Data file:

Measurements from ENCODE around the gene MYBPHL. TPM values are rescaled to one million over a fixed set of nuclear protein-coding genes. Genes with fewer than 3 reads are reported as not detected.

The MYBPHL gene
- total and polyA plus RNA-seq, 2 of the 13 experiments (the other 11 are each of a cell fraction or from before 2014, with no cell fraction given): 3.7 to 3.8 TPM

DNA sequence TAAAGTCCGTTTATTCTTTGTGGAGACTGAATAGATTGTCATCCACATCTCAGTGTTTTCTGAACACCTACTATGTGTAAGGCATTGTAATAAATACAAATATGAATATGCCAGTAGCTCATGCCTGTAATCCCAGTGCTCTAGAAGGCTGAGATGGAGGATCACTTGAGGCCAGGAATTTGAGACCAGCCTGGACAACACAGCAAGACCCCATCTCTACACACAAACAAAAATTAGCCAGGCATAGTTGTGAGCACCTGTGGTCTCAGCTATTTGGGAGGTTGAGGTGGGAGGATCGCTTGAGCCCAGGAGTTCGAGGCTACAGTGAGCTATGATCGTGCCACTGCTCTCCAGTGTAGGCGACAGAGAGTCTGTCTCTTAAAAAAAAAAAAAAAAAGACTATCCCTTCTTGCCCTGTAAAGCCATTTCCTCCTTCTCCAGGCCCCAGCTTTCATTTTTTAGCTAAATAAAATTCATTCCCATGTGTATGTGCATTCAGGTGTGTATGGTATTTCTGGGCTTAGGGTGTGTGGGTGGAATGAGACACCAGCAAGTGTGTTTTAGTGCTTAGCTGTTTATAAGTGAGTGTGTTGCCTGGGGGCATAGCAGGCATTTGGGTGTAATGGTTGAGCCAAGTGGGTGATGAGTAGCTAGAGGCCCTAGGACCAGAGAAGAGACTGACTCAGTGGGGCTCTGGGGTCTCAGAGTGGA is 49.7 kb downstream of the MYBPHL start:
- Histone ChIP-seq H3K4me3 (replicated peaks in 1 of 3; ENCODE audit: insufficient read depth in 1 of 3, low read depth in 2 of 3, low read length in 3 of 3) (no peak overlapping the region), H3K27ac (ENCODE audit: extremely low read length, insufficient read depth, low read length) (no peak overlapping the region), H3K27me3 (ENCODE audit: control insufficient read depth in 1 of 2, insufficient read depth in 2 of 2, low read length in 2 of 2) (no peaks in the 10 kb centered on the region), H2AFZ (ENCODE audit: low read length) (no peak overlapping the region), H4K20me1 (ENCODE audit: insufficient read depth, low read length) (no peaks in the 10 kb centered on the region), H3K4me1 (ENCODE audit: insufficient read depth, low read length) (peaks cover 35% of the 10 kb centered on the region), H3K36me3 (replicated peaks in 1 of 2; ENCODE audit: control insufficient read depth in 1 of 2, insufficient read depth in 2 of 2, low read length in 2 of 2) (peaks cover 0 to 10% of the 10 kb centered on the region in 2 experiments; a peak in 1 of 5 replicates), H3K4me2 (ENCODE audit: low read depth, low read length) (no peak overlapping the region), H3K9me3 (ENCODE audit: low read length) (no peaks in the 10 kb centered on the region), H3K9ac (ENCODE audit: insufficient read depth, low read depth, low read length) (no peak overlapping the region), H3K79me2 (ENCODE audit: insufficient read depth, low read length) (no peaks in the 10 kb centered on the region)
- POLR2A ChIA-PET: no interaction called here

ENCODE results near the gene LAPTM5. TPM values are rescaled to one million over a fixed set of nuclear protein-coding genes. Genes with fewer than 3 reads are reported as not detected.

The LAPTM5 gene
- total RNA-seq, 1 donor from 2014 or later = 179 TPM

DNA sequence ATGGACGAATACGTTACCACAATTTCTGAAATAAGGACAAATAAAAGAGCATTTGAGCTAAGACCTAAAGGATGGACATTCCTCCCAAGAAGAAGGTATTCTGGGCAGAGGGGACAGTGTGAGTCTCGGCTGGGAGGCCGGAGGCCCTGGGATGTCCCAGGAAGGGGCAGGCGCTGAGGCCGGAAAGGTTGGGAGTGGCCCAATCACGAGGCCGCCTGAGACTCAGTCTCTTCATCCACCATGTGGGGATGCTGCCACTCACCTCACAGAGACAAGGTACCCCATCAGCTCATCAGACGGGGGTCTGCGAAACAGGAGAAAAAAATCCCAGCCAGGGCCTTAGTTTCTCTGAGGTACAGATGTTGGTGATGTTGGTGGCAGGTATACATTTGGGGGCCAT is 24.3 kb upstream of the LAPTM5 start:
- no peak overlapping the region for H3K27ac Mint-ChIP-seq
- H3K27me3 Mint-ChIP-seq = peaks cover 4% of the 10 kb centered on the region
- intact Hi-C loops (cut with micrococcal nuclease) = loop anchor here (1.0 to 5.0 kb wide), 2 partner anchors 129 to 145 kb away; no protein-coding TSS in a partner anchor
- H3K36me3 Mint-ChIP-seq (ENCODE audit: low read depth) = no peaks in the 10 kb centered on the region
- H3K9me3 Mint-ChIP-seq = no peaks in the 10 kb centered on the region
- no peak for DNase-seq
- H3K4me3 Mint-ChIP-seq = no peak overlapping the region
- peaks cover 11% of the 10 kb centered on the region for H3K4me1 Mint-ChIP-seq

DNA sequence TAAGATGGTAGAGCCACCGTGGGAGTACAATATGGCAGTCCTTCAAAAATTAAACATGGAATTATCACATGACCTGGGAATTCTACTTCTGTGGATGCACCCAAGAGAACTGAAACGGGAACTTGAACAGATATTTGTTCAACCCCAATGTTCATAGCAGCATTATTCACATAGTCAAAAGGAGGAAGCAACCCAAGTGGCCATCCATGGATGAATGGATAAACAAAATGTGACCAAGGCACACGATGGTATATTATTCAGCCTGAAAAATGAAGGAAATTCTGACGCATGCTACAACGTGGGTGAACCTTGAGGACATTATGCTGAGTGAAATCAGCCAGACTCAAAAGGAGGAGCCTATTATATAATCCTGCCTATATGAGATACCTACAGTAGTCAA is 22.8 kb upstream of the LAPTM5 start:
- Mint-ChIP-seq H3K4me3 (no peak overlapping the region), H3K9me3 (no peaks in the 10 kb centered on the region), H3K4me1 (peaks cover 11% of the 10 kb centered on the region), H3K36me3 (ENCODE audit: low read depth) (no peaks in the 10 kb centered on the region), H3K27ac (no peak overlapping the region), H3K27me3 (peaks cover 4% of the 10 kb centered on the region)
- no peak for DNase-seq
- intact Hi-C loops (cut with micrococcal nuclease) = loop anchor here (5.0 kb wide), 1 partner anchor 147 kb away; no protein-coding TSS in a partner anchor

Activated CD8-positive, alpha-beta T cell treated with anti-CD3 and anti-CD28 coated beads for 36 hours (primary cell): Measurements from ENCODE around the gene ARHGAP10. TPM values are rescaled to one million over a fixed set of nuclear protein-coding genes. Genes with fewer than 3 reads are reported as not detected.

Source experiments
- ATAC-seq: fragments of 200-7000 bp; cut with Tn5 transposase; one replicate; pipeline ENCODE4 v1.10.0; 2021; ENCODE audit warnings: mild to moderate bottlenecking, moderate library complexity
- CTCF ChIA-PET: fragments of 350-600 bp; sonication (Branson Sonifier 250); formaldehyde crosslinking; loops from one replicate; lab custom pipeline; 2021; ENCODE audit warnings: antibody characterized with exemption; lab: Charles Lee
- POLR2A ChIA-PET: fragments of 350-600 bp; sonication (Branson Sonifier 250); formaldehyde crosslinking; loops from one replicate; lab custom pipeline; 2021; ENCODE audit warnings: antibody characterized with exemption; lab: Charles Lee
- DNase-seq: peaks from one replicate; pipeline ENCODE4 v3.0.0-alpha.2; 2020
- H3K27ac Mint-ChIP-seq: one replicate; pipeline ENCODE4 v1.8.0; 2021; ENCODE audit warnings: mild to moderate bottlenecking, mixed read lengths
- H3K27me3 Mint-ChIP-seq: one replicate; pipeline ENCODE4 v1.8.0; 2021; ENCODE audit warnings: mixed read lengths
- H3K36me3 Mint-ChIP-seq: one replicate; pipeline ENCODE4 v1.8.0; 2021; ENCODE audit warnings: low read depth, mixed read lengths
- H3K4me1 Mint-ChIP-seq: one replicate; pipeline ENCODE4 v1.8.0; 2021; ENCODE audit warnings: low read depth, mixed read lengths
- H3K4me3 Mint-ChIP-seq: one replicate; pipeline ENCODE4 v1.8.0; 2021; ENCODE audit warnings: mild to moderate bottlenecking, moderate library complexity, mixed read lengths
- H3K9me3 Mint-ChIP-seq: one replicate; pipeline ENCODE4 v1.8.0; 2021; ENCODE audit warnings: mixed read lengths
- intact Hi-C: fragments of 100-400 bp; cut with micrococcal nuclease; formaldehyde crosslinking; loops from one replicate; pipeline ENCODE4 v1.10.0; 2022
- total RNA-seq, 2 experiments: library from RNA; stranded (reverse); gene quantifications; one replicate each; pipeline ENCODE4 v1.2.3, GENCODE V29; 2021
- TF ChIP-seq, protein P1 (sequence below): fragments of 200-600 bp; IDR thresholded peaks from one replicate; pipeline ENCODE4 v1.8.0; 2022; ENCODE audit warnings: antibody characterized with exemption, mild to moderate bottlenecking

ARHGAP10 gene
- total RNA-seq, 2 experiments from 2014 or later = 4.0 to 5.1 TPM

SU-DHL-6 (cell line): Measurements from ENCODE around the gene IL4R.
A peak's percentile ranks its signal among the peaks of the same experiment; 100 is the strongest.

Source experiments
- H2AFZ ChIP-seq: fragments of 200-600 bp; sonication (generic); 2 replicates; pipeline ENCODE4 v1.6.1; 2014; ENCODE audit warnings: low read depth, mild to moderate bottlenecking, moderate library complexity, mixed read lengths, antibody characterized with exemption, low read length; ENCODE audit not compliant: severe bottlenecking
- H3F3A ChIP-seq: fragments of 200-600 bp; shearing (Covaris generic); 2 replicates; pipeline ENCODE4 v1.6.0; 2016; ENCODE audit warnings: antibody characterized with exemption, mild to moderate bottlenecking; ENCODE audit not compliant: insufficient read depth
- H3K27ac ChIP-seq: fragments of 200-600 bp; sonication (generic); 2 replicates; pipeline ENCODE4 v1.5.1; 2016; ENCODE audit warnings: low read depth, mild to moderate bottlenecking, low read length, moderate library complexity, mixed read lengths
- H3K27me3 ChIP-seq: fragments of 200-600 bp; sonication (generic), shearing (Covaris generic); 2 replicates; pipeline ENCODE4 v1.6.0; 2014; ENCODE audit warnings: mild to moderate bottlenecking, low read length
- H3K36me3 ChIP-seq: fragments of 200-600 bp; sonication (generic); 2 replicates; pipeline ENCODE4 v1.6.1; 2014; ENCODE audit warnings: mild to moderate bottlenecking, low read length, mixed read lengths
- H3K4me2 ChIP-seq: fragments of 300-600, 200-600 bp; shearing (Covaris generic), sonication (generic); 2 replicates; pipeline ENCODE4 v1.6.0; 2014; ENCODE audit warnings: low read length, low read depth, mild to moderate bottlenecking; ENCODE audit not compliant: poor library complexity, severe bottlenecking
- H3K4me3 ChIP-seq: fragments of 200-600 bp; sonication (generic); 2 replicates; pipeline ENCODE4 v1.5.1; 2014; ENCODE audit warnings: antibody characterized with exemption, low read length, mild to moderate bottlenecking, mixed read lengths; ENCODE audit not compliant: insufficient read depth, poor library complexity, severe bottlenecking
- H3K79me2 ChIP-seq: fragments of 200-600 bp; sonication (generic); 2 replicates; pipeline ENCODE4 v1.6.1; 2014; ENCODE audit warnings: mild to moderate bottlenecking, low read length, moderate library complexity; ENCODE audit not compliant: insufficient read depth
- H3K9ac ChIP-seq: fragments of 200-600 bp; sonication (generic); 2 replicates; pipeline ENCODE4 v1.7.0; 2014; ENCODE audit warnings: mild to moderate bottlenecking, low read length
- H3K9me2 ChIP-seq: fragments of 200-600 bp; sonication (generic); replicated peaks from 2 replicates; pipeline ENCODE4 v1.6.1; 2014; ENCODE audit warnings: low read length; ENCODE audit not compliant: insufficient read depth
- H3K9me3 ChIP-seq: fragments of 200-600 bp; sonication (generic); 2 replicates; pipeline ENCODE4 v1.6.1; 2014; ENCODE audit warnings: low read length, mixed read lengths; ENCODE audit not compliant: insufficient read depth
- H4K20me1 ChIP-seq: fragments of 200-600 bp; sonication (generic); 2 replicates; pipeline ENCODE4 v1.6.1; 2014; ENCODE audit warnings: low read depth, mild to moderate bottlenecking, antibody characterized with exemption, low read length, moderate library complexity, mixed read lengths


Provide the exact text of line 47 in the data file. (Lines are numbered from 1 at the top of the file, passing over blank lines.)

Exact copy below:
- H3K36me3 ChIP-seq: fragments of 200-600 bp; sonication (generic); 2 replicates; pipeline ENCODE4 v1.6.1; 2014; ENCODE audit warnings: mild to moderate bottlenecking, low read length, mixed read lengths